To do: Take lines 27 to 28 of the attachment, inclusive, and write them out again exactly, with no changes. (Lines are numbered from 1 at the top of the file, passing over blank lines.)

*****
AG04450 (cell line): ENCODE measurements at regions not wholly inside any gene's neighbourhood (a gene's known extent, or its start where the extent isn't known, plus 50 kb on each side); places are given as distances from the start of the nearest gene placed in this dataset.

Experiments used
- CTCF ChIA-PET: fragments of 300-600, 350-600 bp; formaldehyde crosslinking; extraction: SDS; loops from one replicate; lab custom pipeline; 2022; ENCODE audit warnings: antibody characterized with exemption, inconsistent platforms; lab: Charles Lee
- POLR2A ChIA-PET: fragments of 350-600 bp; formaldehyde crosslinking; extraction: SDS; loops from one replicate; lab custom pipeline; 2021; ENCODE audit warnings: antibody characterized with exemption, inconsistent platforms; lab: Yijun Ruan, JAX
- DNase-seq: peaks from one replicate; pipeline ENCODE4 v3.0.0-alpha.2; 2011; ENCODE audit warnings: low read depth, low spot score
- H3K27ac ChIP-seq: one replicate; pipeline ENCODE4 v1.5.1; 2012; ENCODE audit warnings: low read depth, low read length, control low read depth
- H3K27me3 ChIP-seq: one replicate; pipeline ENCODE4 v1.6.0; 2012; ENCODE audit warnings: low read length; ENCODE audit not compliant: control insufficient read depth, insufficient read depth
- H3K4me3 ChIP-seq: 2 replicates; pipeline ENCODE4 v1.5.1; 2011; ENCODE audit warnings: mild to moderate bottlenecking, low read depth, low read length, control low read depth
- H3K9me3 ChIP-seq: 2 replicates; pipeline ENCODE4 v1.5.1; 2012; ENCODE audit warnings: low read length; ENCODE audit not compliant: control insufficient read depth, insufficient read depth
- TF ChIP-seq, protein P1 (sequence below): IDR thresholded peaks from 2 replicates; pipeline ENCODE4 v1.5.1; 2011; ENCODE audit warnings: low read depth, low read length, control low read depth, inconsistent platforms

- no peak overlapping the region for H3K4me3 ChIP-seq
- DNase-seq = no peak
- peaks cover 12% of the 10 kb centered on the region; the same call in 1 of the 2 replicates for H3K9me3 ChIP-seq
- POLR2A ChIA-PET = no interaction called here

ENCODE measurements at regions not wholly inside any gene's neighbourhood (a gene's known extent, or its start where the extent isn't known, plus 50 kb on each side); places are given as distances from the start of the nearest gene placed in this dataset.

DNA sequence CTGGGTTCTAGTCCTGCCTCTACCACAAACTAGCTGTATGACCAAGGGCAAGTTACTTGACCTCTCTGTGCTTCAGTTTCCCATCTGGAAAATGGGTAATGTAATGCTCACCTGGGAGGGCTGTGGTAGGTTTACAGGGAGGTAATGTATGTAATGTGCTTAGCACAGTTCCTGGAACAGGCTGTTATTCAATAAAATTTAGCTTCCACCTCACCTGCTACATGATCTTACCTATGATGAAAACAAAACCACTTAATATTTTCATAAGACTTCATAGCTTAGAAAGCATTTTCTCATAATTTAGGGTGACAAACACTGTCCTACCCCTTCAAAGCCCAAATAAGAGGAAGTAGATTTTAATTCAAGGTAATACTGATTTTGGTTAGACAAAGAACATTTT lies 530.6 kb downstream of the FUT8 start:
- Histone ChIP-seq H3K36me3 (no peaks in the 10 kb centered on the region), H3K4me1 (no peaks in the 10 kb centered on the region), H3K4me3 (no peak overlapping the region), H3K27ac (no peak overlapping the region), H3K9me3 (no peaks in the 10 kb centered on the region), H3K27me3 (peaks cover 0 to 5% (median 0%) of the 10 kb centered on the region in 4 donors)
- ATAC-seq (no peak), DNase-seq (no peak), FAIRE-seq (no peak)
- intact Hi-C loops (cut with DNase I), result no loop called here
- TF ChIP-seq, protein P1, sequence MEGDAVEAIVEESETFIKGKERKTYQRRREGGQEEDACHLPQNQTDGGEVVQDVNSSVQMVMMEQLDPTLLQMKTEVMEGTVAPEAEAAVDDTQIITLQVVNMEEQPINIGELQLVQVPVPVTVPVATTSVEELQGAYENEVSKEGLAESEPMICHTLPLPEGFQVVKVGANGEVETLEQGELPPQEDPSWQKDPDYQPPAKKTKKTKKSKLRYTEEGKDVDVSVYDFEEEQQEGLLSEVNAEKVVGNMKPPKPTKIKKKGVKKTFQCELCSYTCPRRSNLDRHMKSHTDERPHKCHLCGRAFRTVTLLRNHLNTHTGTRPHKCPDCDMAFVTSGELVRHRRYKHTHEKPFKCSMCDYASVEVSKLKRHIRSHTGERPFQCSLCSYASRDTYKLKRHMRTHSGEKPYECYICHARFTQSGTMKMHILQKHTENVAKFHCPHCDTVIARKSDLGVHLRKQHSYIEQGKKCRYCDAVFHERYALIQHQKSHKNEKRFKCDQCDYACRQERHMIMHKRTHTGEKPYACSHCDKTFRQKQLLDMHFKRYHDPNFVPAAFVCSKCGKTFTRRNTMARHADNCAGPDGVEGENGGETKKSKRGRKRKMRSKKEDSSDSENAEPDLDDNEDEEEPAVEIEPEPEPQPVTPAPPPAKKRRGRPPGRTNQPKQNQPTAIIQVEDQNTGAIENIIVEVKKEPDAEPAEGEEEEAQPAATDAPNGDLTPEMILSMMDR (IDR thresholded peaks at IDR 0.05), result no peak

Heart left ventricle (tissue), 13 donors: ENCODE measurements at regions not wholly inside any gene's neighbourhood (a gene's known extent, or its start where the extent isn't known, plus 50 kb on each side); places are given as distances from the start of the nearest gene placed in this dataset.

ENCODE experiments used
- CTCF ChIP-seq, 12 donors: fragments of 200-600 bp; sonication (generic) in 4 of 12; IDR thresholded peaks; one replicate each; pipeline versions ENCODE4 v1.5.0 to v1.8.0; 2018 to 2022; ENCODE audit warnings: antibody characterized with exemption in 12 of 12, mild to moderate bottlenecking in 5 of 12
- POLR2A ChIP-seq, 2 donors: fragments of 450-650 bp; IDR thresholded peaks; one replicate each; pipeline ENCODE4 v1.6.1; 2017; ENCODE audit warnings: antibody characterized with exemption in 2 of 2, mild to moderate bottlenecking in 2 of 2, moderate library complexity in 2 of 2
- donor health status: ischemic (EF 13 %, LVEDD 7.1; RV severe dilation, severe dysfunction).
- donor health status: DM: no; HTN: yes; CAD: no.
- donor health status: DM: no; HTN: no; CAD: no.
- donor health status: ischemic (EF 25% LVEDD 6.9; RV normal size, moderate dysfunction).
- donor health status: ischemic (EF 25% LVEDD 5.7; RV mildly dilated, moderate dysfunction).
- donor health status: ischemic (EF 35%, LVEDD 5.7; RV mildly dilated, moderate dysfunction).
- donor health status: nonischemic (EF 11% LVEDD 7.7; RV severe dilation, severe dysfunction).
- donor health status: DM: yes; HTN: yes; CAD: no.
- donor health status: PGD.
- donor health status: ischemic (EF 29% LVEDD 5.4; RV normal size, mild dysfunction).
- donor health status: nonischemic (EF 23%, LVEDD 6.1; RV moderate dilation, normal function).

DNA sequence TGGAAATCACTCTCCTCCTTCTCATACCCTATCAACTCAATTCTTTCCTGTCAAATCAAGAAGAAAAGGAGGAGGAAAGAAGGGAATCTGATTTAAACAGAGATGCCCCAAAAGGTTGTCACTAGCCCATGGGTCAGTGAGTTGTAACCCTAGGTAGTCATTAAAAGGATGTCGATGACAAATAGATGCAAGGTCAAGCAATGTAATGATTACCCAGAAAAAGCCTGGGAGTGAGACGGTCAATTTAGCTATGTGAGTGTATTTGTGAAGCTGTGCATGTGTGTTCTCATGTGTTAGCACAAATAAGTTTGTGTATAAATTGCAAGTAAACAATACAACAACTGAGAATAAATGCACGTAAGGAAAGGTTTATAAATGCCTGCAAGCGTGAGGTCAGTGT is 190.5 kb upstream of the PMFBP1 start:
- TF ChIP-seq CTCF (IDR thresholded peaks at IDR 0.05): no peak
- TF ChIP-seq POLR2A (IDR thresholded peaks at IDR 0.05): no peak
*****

- donor health status: DM: no; HTN: no; CAD: no.
- donor health status: ischemic (EF 25% LVEDD 6.9; RV normal size, moderate dysfunction).